Humpback whales have rebounded so successfully that federal wildlife managers say most should be removed from endangered species protection – with a caveat for whales off Washington state.
That's a bit of good news for this Earth Day. Below we've summarized the debate over the status of a few other threatened or endangered species in Washington state.
But first on those humpbacks: NOAA Fisheries said Monday that they should be divided into 14 distinct populations under the Endangered Species Act, with 10 of those removed from the listing. Two populations would remain listed as endangered, and two would be classified as threatened.
The humpbacks that feed off Washington and Oregon include whales from the “Central America” population (see chart below), a group that would be listed as threatened.
Humpback whales have thrived since they were listed as endangered in 1970 following decades of commercial hunting.
There were about 15,000 humpbacks in the entire North Pacific before 1905, according to a NOAA Fisheries assessment from 2013. Their numbers plummeted to 1,200 by 1966. But by 2004-2006, they had bounced back to 18,000-20,000, according to the assessment.
The gray wolf has been another Endangered Species Act success story, with populations rebounding after hundreds of years of slaughter.
In Washington state, the wolf population grew by 30 percent last year, and the wolf has been removed from endangered status in eastern Washington and other parts of the western U.S.
Not everyone is happy about that. Rancher Len McIrvin of Diamond M Ranch, near the Canadian border in northeast Washington, says he’s seen a wolf kill his livestock.
“Those people in downtown Seattle haven't a clue,” McIrvin told KUOW’s The Record this month. “They should not even be allowed to enter the debate. People who are suffering the loss should be the ones who make the decisions.”
The status of the largest member of the weasel family also is in litigation. Lawsuits were filed last year after the U.S. Fish and Wildlife Service withdrew a proposal to declare the wolverine a threatened species in the Lower 48.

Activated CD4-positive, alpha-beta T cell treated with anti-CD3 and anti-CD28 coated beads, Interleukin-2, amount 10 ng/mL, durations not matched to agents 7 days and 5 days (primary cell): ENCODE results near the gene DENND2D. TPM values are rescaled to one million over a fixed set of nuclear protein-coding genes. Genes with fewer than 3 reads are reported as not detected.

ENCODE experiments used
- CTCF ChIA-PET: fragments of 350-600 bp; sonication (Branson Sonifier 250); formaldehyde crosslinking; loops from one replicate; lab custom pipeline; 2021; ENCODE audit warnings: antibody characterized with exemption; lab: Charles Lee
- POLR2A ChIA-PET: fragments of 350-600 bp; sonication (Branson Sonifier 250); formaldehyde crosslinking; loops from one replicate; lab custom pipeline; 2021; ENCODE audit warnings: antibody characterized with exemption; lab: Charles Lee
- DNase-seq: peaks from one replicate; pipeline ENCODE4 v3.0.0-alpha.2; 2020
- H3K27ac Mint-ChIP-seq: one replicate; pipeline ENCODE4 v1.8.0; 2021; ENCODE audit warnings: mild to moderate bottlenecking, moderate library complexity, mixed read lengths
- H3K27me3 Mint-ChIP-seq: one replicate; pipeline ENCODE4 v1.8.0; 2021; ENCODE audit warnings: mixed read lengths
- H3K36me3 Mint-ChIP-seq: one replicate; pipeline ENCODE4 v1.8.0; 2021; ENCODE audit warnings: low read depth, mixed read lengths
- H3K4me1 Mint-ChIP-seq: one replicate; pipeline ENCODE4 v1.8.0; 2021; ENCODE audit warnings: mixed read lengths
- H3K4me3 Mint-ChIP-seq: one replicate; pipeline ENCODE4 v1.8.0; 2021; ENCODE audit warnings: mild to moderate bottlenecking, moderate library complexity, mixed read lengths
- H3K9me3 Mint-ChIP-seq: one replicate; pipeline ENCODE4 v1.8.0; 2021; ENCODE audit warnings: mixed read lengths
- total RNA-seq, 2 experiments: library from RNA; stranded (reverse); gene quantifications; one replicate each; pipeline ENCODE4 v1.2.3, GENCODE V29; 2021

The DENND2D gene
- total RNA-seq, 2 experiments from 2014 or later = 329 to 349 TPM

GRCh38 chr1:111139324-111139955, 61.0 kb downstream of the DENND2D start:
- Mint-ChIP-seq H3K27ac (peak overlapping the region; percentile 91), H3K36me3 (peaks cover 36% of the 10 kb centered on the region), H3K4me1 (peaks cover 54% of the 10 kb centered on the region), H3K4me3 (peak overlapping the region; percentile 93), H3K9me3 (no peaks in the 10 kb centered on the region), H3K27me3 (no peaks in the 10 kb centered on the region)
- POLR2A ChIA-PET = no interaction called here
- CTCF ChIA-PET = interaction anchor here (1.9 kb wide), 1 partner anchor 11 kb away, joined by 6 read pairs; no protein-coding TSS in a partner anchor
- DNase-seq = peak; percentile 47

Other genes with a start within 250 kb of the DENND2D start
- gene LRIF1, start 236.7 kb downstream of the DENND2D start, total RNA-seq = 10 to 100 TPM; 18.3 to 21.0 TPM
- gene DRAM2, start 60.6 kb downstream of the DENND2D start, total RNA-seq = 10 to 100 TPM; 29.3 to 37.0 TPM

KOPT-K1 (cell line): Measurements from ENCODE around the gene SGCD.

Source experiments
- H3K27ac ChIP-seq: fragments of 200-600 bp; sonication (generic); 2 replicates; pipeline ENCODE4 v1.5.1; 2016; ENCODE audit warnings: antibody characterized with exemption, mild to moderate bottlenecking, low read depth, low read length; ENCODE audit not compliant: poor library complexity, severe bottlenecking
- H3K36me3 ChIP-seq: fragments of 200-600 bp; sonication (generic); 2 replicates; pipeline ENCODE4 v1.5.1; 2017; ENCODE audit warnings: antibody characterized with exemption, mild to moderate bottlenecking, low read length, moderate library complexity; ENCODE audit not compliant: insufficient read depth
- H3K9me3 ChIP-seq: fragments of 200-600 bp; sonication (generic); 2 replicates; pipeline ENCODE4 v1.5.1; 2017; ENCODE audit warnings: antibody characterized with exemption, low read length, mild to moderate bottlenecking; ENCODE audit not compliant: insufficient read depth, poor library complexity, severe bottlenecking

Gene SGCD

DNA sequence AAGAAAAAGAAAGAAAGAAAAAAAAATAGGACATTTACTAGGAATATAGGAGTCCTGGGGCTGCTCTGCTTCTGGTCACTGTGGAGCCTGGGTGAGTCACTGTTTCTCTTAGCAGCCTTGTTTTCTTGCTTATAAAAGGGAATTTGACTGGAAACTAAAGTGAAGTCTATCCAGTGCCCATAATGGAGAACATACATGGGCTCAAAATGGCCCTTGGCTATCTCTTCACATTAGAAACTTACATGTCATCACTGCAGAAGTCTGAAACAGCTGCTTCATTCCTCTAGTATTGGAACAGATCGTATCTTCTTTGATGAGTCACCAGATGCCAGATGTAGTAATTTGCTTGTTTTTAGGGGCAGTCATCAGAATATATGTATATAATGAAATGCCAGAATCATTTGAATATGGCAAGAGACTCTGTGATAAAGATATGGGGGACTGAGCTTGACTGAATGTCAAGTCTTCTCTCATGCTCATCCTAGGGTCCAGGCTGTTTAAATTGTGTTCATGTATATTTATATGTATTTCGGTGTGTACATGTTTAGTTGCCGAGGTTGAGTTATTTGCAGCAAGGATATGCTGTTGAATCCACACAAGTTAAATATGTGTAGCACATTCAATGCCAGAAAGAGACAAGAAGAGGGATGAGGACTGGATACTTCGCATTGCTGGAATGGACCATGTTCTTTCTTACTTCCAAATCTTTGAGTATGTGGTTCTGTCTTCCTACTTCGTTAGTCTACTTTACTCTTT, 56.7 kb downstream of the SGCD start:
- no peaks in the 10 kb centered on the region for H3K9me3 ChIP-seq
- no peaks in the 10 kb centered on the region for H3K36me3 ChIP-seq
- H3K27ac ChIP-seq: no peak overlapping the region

The agency said climate change was “not likely to place the wolverine in danger of extinction now or in the foreseeable future.”
Environmental groups disagreed.
“This is the moment when wolverines need our help the most and the agency is turning its back and walking away,” said Noah Greenwald, endangered species director at the Center for Biological Diversity.
Just 300 wolverines are thought to remain in the Lower 48.
Environmentalists found more to cheer in the wildlife service’s statement this month that it would consider listing the northern spotted owl as endangered.
The owl became the poster bird of the battle over logging federal timberlands after it was listed as threatened in 1990. The lawsuits that followed put a chokehold on logging that has lasted for 25 years. But the spotted owl’s population has continued to decline in the Northwest, according to federal and state estimates.
Logging isn’t the only problem, wildlife officials say: Barred owls are expanding their range and driving out the smaller spotted owl.
“In Washington, where barred owl populations have been present the longest, spotted owl populations have declined at the greatest rate,” Paul Henson, supervisor of the Oregon Fish and Wildlife Office, said in 2013.
In 2014, the U.S. Fish and Wildlife Service changed the threatened listing for lynx to include all of the cats in the Lower 48 states.
But environmentalists said the revised listing didn’t do enough to protect essential lynx habitat, and several groups have filed suit, demanding protections be extended to the Kettle Range in Washington state and to parts of Oregon and Idaho, among other areas in the West.